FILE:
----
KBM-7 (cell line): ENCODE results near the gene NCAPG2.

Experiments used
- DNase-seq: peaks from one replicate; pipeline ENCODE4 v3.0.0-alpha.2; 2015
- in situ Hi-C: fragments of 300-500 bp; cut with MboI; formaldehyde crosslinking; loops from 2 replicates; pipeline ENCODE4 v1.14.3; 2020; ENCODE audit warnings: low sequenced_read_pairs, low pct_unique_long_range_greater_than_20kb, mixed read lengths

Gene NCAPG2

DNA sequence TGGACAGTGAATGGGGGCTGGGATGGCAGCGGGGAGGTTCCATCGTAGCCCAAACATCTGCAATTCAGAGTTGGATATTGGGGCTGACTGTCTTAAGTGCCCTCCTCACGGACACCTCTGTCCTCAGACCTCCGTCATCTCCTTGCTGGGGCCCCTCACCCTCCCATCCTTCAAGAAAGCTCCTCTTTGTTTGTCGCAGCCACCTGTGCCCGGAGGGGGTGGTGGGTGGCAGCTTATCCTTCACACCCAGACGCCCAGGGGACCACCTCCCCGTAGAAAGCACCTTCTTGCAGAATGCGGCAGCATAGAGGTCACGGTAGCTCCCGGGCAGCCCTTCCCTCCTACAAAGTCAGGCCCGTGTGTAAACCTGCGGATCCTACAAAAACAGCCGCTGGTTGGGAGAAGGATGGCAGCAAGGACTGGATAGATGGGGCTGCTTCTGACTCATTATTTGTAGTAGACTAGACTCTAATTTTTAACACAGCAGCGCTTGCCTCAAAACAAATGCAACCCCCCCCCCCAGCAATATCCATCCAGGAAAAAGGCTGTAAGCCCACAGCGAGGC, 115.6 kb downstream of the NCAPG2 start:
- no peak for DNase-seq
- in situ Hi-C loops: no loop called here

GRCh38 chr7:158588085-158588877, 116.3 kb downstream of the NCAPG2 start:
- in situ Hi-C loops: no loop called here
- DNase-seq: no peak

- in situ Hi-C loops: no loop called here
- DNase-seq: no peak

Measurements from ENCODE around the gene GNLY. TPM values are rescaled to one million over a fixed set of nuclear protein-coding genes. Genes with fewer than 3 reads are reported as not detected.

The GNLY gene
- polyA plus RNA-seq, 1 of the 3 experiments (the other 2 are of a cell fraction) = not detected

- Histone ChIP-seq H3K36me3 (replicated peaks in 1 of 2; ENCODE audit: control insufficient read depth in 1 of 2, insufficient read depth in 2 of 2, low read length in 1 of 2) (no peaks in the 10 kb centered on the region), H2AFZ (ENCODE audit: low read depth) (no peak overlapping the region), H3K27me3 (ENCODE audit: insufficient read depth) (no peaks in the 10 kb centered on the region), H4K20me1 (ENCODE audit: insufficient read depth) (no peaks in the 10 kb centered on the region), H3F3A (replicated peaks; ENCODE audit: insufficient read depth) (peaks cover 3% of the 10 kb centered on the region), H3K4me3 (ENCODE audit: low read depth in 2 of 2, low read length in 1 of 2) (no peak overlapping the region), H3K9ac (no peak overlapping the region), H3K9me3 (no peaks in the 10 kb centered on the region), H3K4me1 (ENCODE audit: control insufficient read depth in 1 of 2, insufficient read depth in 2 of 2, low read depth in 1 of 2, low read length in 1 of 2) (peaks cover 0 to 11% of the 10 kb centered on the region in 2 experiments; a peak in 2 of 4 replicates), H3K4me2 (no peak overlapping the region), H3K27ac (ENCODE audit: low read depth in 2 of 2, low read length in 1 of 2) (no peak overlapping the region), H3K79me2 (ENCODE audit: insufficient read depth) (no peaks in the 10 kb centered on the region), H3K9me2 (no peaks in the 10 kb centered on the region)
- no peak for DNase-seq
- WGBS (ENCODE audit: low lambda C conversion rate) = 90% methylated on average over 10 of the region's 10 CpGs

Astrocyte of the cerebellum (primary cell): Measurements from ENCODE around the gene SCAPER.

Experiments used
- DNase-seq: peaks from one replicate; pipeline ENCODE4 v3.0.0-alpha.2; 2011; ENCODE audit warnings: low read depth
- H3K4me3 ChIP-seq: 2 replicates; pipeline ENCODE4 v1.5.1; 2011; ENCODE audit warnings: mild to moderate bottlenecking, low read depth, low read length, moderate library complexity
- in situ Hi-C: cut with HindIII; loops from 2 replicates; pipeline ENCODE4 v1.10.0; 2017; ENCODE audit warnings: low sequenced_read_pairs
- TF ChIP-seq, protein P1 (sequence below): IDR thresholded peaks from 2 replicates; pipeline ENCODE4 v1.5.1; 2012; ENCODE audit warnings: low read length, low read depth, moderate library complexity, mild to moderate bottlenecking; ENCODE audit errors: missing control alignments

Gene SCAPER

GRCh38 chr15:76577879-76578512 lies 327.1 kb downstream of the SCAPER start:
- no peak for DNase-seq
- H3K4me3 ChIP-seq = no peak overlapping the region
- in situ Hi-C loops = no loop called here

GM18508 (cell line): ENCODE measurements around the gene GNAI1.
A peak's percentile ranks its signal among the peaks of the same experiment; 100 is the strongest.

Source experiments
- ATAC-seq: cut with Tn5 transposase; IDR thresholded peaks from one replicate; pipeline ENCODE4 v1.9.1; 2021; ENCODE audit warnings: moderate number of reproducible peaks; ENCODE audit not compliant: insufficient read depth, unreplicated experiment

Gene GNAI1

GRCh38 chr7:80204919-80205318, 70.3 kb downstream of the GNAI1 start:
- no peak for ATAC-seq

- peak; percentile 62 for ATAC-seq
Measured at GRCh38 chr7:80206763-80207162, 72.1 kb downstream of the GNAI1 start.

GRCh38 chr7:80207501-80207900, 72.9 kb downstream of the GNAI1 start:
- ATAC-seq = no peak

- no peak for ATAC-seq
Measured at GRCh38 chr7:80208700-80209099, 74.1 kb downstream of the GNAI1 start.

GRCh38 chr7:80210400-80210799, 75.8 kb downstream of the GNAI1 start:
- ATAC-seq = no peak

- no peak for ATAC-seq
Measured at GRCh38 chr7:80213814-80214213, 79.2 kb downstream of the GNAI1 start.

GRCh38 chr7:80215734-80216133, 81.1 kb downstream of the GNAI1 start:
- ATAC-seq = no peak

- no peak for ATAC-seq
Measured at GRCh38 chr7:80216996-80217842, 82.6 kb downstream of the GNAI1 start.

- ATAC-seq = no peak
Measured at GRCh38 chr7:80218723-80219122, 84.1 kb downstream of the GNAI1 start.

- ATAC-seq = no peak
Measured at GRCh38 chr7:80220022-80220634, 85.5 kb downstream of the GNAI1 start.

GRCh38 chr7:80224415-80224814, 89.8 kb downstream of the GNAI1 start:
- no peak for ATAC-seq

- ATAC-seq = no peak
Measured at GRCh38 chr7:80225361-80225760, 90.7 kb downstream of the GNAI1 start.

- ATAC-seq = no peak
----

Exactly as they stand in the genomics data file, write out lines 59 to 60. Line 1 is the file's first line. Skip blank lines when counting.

Measured at GRCh38 chr7:80225361-80225760, 90.7 kb downstream of the GNAI1 start.

- ATAC-seq = no peak